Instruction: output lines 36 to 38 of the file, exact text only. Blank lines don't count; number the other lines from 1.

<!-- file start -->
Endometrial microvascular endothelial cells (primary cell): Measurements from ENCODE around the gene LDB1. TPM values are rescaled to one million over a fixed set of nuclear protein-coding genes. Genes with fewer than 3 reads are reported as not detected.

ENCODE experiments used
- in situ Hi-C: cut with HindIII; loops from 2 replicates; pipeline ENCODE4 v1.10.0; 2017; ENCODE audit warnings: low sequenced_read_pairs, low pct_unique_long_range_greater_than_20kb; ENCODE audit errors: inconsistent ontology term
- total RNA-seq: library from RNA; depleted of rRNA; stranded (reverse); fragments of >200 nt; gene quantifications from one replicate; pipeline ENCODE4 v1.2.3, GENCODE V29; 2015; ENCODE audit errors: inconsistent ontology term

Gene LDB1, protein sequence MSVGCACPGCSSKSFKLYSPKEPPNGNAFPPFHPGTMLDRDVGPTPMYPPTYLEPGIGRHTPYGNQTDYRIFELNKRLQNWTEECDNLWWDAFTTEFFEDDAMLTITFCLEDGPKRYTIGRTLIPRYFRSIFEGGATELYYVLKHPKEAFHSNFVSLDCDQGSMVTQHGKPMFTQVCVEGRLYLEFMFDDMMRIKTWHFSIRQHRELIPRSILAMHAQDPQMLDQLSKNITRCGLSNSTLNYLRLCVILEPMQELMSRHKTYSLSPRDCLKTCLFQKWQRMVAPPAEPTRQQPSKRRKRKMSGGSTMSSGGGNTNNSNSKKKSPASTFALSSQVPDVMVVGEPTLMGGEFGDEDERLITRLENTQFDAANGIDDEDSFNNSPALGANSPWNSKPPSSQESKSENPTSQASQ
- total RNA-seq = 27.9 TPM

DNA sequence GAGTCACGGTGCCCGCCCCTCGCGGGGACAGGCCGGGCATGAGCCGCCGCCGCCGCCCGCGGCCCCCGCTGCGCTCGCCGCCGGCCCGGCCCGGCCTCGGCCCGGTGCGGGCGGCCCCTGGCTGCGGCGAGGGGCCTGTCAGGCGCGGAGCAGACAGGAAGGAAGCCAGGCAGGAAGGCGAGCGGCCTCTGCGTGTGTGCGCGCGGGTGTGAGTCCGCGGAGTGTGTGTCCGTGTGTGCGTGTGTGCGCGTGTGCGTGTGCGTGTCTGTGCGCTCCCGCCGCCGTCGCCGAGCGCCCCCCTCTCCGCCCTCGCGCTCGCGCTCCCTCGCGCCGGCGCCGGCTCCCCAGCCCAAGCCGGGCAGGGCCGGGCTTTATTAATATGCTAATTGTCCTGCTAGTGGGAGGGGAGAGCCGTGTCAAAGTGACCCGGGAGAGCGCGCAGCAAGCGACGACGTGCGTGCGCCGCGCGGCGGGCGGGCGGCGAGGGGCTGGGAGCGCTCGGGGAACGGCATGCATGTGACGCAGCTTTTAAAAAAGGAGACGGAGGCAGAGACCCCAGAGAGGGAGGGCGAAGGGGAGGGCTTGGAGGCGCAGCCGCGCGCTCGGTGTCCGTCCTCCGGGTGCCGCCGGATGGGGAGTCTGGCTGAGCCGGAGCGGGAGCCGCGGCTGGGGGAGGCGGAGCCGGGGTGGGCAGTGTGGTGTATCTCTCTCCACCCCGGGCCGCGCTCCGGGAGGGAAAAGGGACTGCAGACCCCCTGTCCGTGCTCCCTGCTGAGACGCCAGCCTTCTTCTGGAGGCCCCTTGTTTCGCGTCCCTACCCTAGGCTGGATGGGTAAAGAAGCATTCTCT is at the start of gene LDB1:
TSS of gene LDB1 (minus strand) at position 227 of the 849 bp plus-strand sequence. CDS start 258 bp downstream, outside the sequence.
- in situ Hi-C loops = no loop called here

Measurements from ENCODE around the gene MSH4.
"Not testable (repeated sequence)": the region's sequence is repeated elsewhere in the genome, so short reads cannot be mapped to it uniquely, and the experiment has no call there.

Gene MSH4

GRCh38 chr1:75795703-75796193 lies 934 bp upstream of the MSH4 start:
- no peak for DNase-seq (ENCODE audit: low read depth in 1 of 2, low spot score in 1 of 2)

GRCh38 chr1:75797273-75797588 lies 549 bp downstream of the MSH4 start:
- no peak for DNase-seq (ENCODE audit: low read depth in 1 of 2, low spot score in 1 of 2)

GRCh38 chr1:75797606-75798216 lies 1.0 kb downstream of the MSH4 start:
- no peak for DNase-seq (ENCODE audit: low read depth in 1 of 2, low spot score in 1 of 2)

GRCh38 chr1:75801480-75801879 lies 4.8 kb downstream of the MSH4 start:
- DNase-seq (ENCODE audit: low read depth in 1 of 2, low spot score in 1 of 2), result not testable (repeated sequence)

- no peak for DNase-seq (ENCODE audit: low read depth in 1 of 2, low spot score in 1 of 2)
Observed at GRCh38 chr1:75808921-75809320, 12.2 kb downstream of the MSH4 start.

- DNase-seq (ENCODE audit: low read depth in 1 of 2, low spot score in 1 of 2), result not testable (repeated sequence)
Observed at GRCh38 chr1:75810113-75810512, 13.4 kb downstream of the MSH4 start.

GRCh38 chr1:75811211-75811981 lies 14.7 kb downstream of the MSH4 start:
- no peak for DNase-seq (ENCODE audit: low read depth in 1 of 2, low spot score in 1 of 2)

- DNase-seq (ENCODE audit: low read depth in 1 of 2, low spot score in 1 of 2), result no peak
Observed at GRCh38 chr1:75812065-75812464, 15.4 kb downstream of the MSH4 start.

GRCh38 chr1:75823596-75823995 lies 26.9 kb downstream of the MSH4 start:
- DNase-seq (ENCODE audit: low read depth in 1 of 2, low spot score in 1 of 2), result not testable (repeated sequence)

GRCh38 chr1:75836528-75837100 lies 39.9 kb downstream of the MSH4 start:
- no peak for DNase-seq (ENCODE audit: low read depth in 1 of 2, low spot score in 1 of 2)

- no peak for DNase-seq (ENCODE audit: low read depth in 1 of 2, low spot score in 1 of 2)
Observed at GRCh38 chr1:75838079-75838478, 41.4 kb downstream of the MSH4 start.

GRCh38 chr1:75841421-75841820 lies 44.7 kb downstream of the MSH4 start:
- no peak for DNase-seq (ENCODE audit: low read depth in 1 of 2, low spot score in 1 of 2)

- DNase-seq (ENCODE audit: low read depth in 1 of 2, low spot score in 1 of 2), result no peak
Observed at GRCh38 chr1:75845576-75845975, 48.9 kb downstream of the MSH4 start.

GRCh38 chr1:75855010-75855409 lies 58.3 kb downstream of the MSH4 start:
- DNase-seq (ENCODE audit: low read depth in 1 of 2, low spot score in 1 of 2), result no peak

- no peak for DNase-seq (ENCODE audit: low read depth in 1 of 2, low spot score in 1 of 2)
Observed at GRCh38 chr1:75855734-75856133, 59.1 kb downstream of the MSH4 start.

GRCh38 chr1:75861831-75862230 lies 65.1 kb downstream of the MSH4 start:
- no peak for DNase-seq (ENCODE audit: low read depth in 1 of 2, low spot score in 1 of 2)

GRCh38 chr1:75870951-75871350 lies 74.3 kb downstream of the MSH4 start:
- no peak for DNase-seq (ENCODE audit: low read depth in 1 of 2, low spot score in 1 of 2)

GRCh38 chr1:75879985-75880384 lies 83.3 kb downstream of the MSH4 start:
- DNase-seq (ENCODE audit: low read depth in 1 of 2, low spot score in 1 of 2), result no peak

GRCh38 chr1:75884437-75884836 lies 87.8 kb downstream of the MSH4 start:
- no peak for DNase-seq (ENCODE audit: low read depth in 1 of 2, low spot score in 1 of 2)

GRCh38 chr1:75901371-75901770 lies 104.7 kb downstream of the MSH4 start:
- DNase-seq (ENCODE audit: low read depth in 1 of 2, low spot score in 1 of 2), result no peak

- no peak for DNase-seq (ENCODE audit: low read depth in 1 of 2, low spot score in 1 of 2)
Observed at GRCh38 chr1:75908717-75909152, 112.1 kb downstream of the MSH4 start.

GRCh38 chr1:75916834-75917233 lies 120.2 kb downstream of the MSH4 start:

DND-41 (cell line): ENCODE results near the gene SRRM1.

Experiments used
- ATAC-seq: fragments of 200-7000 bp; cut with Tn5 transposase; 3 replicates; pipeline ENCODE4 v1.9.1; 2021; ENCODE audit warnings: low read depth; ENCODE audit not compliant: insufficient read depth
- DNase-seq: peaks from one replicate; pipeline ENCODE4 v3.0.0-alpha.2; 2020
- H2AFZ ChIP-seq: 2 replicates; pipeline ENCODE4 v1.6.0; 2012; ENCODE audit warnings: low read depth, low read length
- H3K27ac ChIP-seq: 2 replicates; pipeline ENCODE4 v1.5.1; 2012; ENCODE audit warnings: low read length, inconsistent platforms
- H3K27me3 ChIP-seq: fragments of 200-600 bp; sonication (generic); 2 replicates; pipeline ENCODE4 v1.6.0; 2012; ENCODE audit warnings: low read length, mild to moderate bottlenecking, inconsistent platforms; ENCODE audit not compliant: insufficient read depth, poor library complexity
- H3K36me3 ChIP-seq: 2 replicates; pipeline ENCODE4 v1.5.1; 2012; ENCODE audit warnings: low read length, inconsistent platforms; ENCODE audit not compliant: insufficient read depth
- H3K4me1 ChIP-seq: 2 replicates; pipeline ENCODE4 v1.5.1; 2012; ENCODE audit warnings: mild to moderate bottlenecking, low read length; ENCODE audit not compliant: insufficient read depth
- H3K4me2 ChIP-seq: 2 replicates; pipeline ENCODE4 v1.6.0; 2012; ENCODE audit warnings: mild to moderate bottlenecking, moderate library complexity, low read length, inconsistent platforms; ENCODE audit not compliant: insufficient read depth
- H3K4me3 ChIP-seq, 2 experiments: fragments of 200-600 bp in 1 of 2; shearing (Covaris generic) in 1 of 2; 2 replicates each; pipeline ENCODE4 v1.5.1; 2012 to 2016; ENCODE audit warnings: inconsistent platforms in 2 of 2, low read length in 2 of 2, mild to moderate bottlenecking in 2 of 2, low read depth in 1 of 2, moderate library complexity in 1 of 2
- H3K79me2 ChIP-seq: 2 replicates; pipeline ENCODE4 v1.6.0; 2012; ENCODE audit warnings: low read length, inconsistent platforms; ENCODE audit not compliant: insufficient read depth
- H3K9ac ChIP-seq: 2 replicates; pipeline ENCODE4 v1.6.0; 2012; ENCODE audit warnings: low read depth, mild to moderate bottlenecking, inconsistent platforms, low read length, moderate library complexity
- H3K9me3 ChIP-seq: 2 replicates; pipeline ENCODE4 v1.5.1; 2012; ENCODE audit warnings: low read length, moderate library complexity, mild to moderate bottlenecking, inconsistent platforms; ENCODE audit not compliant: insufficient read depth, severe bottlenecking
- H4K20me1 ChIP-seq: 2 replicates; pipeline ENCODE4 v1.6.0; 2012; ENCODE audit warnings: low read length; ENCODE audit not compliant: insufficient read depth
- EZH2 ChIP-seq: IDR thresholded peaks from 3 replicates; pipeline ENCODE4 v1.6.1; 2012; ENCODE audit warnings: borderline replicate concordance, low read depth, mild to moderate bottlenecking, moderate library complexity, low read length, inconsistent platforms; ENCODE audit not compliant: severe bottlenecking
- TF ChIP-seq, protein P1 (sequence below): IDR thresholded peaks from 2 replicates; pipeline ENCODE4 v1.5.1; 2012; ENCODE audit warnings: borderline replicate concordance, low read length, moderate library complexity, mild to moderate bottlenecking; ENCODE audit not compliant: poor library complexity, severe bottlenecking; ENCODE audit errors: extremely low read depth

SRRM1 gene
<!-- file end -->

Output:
- no peak for DNase-seq (ENCODE audit: low read depth in 1 of 2, low spot score in 1 of 2)

- DNase-seq (ENCODE audit: low read depth in 1 of 2, low spot score in 1 of 2), result no peak
Observed at GRCh38 chr1:75845576-75845975, 48.9 kb downstream of the MSH4 start.